PROVIDENCE – Despite the snowstorm on Jan. 30, 11 enthusiastic Providence College students and their professor, Keith Morton, attended a tour of the “Artifact” at 24 Douglas Ave.: the Rhode Island Jewish Museum.
The museum, housed in the Sons of Jacob Synagogue, was selected as one of nine destinations to be explored in the course “The City and Its Artifacts.”
Most of the students said they had never before set foot in a Jewish house of worship, although some mentioned Jewish connections via a Jewish relative or attending a Bar or Bat Mitzvah. However, they said that none of them had been in an Orthodox synagogue that was founded in 1896 and is the last of a dozen houses of worships that once flourished in the Smith Hill neighborhood.
During the tour, the students nodded in appreciation as they spotted items on their artifact list. But when the doors to the second-floor main sanctuary were opened, they let out a collective gasp, their eyes literally widening at the immense, awe-inspiring, brightly illuminated mural-laden room.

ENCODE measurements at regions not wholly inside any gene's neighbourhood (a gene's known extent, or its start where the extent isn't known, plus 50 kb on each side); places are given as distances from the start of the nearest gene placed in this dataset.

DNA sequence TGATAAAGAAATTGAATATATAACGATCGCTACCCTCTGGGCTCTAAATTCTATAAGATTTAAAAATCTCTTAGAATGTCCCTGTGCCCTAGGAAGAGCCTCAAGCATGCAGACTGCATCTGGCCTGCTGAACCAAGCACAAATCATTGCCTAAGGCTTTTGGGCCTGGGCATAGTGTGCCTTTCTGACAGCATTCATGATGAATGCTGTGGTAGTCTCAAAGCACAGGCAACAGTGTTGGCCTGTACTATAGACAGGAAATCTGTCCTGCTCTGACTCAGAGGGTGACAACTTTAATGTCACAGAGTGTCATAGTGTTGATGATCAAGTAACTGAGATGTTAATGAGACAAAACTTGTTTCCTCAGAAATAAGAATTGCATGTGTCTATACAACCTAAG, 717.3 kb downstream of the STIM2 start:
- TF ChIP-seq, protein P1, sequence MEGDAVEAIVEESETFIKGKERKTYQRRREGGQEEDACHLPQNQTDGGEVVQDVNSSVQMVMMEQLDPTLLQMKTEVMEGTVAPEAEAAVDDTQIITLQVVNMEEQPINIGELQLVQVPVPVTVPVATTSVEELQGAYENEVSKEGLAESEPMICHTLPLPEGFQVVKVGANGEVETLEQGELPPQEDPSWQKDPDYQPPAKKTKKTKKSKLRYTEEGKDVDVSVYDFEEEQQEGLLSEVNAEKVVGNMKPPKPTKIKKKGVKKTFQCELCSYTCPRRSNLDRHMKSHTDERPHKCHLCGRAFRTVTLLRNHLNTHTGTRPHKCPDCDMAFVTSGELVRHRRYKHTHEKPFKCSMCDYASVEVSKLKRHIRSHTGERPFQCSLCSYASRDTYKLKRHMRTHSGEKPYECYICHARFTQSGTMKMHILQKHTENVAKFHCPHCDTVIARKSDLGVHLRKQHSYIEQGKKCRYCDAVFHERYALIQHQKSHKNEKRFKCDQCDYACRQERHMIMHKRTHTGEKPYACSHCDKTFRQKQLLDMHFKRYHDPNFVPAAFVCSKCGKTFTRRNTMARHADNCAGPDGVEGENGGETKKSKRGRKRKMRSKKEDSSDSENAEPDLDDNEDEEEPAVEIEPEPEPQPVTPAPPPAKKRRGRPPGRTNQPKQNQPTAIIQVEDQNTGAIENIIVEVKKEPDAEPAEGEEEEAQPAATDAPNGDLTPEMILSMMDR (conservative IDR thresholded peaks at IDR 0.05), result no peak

After exploring the incredible collection of murals, memorials and period furnishings in the sanctuary, a chronology of events leading to the building’s construction was shared, as well as information about the founders and the current use of the building. The unanimous sentiment was that the Sons of Jacob Synagogue building must be saved.
After the visit, the students sent a group email asking to be involved in the preservation efforts. Professor Morton also sent an email, stating that the students “were really inspired by your stories, hospitality and wisdom. The physical space of Sons of Jacob made a big impression, too – seeing the beauty in the building, and something of the Herculean task you are undertaking to restore it. Such a labor of love.”
SHELLEY PARNESS is vice president of the Rhode Island Jewish Museum.